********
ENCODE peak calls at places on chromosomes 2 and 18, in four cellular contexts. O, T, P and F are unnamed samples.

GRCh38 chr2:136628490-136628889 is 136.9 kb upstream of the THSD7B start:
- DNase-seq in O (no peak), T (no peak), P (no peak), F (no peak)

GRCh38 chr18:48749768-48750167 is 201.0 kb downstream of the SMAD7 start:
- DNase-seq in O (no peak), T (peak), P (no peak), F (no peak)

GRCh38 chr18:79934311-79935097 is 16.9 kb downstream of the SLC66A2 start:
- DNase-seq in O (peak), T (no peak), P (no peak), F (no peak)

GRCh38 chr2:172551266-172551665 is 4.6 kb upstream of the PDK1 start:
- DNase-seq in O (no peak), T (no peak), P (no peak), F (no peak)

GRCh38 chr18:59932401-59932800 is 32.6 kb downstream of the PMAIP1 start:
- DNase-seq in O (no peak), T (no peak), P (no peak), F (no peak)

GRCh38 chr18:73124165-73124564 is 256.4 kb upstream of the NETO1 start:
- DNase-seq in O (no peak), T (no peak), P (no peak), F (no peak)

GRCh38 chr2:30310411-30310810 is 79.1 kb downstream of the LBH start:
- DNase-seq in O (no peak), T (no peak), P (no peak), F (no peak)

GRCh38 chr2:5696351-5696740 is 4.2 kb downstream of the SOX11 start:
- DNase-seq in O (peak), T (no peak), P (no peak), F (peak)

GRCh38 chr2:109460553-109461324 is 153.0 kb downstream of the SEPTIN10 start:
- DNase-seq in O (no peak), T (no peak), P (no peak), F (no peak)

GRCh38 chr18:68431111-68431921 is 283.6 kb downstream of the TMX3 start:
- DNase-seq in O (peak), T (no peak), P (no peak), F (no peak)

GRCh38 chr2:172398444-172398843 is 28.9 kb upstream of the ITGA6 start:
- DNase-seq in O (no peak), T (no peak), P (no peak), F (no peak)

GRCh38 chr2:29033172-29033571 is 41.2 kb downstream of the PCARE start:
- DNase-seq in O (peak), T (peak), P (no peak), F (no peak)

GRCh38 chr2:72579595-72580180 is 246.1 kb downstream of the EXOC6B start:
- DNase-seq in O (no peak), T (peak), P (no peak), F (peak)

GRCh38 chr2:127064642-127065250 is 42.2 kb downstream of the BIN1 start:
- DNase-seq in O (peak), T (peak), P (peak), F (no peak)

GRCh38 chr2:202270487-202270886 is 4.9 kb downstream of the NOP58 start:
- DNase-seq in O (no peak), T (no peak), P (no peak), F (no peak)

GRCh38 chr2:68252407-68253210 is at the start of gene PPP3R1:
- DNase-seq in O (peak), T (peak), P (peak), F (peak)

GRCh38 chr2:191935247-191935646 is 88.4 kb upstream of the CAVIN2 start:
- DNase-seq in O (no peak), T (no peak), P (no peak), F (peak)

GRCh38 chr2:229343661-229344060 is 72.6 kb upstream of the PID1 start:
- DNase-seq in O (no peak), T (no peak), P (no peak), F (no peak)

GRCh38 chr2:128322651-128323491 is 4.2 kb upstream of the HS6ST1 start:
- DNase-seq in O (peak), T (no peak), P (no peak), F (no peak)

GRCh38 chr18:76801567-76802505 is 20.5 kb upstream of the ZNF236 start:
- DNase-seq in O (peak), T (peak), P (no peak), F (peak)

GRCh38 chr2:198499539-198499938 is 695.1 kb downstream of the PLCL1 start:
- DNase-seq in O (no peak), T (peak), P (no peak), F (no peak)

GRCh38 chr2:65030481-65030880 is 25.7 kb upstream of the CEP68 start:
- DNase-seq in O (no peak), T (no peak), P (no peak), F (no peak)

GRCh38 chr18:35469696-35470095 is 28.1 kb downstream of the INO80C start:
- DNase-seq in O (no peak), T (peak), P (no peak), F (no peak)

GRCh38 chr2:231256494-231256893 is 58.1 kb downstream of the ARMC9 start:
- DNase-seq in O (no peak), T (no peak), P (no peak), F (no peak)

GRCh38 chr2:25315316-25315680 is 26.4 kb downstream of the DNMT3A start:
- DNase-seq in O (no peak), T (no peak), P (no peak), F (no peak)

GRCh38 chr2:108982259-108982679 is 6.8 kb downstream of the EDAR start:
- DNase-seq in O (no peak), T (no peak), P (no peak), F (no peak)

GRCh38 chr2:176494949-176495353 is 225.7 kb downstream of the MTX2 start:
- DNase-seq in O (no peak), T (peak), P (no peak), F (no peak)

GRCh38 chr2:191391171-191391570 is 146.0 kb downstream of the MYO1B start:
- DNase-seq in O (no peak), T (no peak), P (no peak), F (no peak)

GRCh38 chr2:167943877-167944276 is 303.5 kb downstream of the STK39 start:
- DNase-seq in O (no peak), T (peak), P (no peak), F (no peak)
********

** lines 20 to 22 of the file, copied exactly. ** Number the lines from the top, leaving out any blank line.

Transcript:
GRCh38 chr18:68431111-68431921 is 283.6 kb downstream of the TMX3 start:
- DNase-seq in O (peak), T (no peak), P (no peak), F (no peak)

GRCh38 chr2:172398444-172398843 is 28.9 kb upstream of the ITGA6 start: